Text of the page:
As both exports and imports surged to the highest levels since records began in 1980, the Office for National Statistics (ONS) reports that the UK’s deficit on trade in goods increased to £8.7bn in November. This compares with £8.6bn in October.
Meanwhile, trade in services had an estimated surplus of £4.6bn last November; making the UK’s total trade deficit £4.1bn, compared with £4bn in October.
Excluding oil and erratic items, the seasonally-adjusted volume of exports was 3.4 per cent higher and the volume of imports was 0.3 per cent higher in November, compared with October.
“Despite a slight widening of the trade deficit, a recent wave of positive exporting data should offer some cheer to a government that has placed such a major focus on the success of UK exporters,” says Iain MacDonald, head of trade product at Barclays Corporate.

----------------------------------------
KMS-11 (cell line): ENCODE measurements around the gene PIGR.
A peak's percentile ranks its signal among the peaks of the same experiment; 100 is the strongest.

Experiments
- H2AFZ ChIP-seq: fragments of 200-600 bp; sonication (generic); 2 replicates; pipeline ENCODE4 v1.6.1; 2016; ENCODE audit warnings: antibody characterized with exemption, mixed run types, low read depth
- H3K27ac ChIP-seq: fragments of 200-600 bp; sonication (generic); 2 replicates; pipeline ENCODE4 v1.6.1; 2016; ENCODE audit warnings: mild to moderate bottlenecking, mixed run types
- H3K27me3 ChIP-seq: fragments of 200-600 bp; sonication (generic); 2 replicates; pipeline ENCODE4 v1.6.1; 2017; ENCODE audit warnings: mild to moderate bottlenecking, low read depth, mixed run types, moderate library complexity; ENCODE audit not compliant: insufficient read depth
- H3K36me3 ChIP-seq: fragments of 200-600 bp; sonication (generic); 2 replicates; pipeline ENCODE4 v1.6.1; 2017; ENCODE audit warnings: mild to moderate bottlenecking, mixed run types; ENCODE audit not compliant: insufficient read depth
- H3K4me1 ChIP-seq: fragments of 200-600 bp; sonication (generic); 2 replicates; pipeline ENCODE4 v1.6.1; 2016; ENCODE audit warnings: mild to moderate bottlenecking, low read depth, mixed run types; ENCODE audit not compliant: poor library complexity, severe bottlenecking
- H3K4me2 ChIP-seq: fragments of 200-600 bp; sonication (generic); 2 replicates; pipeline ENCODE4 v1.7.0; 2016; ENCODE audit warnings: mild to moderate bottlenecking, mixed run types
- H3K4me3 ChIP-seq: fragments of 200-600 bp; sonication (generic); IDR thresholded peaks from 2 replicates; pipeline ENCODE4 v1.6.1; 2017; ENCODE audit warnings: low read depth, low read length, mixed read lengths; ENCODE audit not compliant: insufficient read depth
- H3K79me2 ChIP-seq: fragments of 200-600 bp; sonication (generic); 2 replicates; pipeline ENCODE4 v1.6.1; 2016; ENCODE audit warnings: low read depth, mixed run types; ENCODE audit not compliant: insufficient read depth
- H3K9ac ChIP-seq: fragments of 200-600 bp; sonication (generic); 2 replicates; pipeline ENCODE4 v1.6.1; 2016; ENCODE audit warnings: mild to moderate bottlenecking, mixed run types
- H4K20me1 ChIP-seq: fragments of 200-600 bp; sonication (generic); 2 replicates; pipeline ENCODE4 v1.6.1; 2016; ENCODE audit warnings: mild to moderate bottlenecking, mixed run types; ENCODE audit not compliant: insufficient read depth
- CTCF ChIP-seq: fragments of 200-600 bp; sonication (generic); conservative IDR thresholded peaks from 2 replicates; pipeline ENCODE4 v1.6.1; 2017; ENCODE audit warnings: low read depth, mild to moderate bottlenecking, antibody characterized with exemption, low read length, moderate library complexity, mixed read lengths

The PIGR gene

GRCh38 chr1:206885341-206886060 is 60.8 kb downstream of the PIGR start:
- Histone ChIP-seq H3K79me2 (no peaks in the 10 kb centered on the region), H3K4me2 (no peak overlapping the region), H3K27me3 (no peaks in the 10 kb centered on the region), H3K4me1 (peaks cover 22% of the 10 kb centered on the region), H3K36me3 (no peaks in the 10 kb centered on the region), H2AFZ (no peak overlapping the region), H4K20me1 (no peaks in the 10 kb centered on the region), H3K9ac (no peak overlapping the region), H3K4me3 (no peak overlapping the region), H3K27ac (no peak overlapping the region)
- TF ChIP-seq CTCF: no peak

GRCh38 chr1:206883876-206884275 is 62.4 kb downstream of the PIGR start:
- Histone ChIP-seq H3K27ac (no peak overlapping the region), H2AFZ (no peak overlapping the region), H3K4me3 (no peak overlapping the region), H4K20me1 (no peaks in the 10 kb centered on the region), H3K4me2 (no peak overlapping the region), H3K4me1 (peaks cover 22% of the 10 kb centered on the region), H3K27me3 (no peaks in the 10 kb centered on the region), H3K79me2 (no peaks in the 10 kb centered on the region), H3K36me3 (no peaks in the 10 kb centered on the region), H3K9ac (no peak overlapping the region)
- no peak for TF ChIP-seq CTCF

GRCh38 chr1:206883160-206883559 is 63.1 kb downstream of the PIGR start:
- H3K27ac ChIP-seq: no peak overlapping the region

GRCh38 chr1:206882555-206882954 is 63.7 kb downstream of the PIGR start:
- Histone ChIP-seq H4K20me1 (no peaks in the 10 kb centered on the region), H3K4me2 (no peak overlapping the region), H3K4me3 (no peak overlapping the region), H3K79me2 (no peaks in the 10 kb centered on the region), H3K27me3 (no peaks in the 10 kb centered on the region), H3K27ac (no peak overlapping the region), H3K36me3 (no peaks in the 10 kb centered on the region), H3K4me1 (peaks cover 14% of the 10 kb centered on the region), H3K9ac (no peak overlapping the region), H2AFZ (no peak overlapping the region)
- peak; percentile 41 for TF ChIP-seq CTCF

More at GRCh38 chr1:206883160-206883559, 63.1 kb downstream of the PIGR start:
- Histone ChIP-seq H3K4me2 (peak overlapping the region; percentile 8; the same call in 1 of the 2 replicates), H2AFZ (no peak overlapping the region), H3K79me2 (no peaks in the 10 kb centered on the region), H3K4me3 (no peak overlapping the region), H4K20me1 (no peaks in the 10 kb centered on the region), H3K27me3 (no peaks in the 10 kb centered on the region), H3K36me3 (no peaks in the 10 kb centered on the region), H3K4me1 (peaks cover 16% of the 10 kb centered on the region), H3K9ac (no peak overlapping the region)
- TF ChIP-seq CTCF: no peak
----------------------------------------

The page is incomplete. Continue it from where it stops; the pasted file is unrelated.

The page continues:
“Encouragingly, we’ve seen a recent increase in the number of SMEs seeking export finance, although this is often because these mid-market businesses feel they can simply no longer rely on the UK for growth.
“While it’s positive that many smaller companies are taking up the export mantle, their focus is primarily on Europe, which is still forecast for relatively low growth, again missing opportunities in developing economies.”
Indeed, almost half of all exports were bound for Europe, the ONS data shows. Businesses could be in for a bumpier ride in 2011, however, as a widely forecast appreciation in sterling, both against the Euro and the US dollar, is expected to hit exporters.
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